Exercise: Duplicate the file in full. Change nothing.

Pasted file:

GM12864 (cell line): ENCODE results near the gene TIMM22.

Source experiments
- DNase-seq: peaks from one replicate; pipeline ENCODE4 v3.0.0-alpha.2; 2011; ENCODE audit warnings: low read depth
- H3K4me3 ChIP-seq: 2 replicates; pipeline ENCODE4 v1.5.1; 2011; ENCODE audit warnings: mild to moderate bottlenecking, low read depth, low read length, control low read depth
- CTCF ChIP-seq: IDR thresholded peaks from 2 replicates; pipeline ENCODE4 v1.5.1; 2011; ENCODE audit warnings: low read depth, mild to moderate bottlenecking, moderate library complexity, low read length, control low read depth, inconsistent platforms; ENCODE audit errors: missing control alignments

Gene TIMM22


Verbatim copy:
GM12864 (cell line): ENCODE results near the gene TIMM22.

Source experiments
- DNase-seq: peaks from one replicate; pipeline ENCODE4 v3.0.0-alpha.2; 2011; ENCODE audit warnings: low read depth
- H3K4me3 ChIP-seq: 2 replicates; pipeline ENCODE4 v1.5.1; 2011; ENCODE audit warnings: mild to moderate bottlenecking, low read depth, low read length, control low read depth
- CTCF ChIP-seq: IDR thresholded peaks from 2 replicates; pipeline ENCODE4 v1.5.1; 2011; ENCODE audit warnings: low read depth, mild to moderate bottlenecking, moderate library complexity, low read length, control low read depth, inconsistent platforms; ENCODE audit errors: missing control alignments

Gene TIMM22